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Groups sue EPA over flares at industrial facilities

Suit claims rules allow excess pollution at natural gas processing stations, landfills and chemical plants

  • Reid Frazier
A Mark West natural gas processing plant in Washington County, Pa.

Reid R. Frazier / StateImpact Pennsylvania

A Mark West natural gas processing plant in Washington County, Pa.

Environmental groups are suing the federal government over air pollution from flares at gas processing plants and other industrial facilities.

The EPA is supposed to update its requirements for industrial flares every eight years, but environmental groups say the agency hasn’t done so in over 20 years. 

In a lawsuit filed in U.S. District Court for the District of Columbia, the groups are asking the EPA to conduct a review and update the regulations. 

The lawsuit says the result of the EPA’s current standards are releases of “larger quantities of pollutants that are toxic, smog-forming, or otherwise hazardous to the health of nearby communities” which are “disproportionately located in and near communities of color and lower-income communities.”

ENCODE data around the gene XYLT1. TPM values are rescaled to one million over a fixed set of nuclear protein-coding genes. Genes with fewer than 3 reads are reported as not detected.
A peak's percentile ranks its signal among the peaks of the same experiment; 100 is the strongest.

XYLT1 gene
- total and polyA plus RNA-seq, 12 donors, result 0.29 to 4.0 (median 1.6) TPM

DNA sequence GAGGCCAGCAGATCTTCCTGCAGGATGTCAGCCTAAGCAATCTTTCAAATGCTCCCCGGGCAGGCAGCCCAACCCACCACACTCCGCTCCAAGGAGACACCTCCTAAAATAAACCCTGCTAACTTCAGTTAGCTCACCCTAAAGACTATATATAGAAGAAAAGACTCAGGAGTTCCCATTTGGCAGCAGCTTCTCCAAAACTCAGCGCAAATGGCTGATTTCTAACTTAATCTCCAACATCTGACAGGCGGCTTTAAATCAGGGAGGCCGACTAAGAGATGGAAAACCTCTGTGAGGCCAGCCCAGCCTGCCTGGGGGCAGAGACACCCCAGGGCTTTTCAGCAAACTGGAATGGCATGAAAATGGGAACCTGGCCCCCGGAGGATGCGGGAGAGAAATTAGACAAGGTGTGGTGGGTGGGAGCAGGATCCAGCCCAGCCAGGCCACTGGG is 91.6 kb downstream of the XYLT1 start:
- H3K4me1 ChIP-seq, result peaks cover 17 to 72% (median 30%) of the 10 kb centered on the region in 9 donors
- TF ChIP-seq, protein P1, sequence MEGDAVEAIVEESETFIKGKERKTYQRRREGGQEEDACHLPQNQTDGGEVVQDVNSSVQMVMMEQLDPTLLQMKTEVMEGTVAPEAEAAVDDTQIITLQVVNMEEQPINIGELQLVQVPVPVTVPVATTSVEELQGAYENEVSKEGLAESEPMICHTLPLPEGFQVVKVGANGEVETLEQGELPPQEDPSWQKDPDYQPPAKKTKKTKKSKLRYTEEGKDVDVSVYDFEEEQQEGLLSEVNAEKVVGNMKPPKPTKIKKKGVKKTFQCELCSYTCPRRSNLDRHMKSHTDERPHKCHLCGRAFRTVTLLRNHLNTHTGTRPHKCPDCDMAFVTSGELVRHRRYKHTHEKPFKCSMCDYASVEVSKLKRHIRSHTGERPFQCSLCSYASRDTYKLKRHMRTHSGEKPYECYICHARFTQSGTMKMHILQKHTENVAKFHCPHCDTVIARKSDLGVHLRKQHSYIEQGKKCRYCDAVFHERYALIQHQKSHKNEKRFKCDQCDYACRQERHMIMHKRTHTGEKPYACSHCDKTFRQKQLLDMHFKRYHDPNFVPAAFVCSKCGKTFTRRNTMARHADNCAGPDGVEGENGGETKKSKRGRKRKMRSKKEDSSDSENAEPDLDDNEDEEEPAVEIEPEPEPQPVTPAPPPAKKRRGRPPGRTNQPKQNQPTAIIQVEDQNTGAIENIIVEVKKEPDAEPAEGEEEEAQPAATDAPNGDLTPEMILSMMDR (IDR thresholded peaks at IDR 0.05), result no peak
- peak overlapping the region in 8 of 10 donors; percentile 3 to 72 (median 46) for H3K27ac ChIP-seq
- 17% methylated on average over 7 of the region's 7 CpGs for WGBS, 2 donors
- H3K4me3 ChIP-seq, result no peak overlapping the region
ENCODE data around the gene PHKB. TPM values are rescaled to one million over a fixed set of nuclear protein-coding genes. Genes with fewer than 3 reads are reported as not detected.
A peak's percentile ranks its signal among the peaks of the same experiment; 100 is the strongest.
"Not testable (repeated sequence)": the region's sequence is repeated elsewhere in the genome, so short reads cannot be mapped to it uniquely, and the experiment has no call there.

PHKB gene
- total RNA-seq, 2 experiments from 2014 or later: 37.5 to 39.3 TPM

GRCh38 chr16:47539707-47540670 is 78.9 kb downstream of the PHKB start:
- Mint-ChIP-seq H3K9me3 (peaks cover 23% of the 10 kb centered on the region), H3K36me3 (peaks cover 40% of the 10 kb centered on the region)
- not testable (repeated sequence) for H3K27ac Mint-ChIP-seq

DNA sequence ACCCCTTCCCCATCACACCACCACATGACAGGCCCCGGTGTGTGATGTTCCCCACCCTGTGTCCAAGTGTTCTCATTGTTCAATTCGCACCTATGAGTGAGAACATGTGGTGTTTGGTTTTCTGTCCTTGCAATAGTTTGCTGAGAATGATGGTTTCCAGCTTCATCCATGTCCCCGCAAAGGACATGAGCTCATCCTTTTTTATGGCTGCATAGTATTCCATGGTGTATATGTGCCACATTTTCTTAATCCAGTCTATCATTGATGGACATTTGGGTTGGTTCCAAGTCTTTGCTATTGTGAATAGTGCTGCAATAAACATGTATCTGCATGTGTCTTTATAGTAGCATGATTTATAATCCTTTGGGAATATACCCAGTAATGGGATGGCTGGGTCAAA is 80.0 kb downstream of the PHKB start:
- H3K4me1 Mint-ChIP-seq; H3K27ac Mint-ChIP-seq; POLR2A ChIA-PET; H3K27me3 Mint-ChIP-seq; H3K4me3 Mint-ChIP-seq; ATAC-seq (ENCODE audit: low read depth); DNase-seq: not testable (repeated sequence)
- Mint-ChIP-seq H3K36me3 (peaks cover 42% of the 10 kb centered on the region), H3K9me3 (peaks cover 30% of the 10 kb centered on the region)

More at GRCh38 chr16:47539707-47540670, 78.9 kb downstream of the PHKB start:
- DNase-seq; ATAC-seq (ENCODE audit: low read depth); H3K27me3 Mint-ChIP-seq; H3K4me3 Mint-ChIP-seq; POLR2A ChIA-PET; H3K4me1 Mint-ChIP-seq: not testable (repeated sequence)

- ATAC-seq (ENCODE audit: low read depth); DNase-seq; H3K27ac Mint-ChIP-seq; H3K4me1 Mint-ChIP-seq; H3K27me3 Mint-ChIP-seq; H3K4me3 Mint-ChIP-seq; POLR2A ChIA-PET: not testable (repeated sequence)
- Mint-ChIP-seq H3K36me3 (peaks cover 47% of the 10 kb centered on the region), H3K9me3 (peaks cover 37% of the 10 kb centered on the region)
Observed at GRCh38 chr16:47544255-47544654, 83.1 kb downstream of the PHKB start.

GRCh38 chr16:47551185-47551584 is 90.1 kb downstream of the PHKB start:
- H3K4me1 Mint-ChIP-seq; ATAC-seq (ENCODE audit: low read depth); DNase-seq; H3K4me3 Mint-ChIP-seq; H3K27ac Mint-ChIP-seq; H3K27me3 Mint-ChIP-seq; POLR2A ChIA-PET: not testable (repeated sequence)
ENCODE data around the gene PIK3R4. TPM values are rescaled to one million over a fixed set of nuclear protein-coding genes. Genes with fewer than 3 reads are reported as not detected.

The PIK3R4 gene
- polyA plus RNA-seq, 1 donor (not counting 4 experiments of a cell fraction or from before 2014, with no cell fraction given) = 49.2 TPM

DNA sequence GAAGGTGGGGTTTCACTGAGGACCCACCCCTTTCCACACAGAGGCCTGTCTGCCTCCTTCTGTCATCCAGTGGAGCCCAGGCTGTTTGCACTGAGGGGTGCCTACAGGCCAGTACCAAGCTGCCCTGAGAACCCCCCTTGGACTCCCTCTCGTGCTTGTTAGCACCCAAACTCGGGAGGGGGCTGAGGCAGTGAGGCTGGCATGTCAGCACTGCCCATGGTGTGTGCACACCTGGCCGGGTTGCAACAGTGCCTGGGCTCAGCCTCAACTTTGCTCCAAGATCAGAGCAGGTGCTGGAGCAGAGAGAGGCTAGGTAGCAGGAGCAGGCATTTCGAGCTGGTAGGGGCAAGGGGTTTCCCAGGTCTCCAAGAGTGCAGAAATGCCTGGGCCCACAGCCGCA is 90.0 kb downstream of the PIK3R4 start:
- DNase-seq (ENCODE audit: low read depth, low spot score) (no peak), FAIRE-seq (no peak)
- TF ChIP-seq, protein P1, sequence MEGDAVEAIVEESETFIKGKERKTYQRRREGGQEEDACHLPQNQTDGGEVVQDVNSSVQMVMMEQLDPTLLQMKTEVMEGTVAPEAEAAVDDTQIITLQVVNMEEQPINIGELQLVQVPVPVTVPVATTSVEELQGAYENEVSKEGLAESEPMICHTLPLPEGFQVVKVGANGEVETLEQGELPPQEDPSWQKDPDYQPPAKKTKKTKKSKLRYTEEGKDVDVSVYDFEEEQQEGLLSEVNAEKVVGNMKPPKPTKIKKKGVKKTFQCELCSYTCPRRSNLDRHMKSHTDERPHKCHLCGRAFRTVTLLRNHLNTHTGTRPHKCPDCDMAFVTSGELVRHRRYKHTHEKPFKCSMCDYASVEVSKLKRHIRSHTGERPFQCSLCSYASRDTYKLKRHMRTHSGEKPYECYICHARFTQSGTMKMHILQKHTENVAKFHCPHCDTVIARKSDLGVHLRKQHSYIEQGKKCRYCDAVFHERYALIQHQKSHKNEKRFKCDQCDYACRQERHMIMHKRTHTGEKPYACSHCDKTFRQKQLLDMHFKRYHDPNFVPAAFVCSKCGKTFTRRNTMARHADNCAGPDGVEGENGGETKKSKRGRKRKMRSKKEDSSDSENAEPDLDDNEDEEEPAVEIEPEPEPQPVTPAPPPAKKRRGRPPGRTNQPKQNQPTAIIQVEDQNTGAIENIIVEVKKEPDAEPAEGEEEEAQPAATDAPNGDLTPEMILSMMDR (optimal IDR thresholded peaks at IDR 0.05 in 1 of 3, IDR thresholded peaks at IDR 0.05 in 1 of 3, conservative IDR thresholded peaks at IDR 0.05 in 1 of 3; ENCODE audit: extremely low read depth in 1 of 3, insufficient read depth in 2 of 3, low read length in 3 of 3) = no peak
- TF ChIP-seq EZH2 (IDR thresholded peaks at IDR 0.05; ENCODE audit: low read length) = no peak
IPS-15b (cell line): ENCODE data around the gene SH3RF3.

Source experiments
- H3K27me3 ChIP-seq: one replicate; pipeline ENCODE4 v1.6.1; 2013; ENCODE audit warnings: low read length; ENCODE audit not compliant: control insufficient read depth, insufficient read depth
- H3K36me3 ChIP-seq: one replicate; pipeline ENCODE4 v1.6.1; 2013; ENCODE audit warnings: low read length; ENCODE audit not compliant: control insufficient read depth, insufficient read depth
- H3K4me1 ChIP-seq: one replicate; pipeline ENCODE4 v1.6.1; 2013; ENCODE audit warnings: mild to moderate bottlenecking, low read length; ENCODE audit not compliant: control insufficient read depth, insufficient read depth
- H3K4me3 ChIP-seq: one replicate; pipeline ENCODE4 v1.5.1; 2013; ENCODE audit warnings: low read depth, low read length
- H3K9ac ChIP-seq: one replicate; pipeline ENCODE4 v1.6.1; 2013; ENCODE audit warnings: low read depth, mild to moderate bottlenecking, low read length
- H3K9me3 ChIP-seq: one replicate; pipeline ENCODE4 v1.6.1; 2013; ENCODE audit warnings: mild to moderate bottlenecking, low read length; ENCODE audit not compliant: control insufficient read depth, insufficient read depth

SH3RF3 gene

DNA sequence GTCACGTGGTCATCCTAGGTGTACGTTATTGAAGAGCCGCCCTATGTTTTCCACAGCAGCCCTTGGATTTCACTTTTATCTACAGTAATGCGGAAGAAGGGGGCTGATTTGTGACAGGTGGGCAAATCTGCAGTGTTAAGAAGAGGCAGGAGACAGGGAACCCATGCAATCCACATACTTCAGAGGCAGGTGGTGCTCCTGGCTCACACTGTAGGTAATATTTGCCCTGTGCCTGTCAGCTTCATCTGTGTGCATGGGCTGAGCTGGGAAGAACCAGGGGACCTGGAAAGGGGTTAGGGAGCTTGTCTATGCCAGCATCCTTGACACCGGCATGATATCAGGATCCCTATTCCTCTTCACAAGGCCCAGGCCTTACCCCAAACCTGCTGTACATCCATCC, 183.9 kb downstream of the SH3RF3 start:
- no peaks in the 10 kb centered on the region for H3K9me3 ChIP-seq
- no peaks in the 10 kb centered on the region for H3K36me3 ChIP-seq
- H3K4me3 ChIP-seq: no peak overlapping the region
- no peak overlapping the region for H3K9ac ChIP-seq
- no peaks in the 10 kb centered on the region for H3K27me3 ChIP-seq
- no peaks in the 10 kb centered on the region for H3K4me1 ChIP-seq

Flares are used to burn off excess gases at natural gas processing stations, landfills, and other sites. If done properly, flaring can eliminate nearly all hazardous pollutants in the gases they burn.   

But the groups say flares at some facilities are faring far worse than that. 

An EPA estimate of ethylene plants found that flares were destroying only about 90 percent of the pollutants in the gas. 

And what you really want is you want to flare operating with 98 percent efficiency or above,” said Adam Kron, an attorney with the Environmental Integrity project, one of the groups suing the EPA. 

Kron said plants will often inject steam into their flares to suppress smoke. But if too much steam is injected, the flares will not burn hazardous pollutants that can be in the waste stream.  

“Flares destroy those pollutants and prevent them from getting out there. So if the flares aren’t actually doing that, you’re winding up with just multiple times more pollutants,” Kron said.

An agency spokesperson said the EPA does not comment on pending litigation.

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